Lessons from Red Line incident
Regarding the now-infamous Red Line shooting of a subject who allegedly committed a minor infraction on a CTA train, some important realities need to be addressed. In most cases, two cops not facing the danger of great bodily harm should be enough to bring down and arrest one person who is resisting. However, as we saw in the video of this incident, things did not go according to “should.”
The officer tried using a Taser to stop the man from resisting, but the Taser is notorious for not being effective in colder weather because outer or heavy clothing renders it almost useless. Next, the officers tried pepper spray, which seemed to also have no effect except on one of the officers, which so often is the case. Once pepper spray is deployed, it does not discriminate against whom it hits. Also, calls for assistance seemed to go unheeded, which has always been a problem for cops assigned to the subway system.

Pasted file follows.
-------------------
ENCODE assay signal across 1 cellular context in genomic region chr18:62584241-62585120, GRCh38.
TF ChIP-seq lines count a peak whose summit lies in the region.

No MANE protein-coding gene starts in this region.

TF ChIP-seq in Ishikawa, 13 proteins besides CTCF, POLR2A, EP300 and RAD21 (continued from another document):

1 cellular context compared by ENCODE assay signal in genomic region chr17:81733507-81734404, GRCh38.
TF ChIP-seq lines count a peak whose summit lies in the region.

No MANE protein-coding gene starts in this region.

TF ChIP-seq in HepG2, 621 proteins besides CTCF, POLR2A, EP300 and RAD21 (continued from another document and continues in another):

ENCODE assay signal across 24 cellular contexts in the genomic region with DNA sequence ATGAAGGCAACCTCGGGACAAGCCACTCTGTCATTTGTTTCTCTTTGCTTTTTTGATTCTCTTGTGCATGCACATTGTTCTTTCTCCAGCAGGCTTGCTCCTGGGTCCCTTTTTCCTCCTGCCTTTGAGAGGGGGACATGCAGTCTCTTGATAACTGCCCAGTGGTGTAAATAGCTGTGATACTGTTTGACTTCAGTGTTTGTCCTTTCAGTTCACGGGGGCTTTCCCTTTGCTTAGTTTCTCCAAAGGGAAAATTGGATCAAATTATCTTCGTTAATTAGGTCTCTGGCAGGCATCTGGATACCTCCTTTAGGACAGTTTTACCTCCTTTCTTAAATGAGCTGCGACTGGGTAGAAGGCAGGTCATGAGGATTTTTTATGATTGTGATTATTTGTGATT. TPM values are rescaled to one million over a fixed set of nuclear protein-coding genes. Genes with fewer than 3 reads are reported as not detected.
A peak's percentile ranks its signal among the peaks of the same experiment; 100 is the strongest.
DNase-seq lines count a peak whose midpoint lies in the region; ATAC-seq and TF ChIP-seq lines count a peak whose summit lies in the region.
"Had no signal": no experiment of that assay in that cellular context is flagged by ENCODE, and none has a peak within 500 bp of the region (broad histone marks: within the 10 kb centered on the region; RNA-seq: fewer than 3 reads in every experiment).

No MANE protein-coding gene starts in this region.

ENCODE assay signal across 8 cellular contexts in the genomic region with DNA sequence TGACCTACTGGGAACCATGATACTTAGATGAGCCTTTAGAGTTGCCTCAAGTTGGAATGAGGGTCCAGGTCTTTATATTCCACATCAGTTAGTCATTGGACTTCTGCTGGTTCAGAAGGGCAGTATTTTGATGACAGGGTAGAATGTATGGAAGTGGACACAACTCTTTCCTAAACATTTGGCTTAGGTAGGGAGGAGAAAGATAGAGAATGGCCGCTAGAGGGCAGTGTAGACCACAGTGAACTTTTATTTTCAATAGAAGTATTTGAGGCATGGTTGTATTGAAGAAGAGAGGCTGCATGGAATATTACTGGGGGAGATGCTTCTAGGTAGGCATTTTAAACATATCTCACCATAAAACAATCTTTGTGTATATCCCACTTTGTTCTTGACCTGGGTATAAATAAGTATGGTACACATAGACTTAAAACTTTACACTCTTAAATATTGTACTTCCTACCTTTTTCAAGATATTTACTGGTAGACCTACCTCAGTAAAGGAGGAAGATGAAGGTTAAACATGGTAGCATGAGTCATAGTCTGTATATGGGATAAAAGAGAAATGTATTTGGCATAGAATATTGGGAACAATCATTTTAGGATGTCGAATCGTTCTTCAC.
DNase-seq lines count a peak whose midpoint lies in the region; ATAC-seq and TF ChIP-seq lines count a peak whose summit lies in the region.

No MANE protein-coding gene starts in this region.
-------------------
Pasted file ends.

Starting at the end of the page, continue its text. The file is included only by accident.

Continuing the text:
I was assigned to the Police Department’s Public Transportation Section for 17 years, and I discovered early on that when a subject is resisting and flaying arms and fists, as the suspect did in the Red Line incident, it’s just too difficult to control and cuff an individual at the same time. Flexible cuffs are ideal because they are lightweight and easier to use and can also be used around legs and ankles, and when you have a person’s legs under control, most times the individual is unable to flee. Also, there is a Taser-like unit on the market for law enforcement that is very effective in restraining legs and arms and is not compromised by heavy clothing.
CPD needs to look at this incident and consider other means of restraint. — Bob Angone, retired Chicago police lieutenant, Miramar Beach, Florida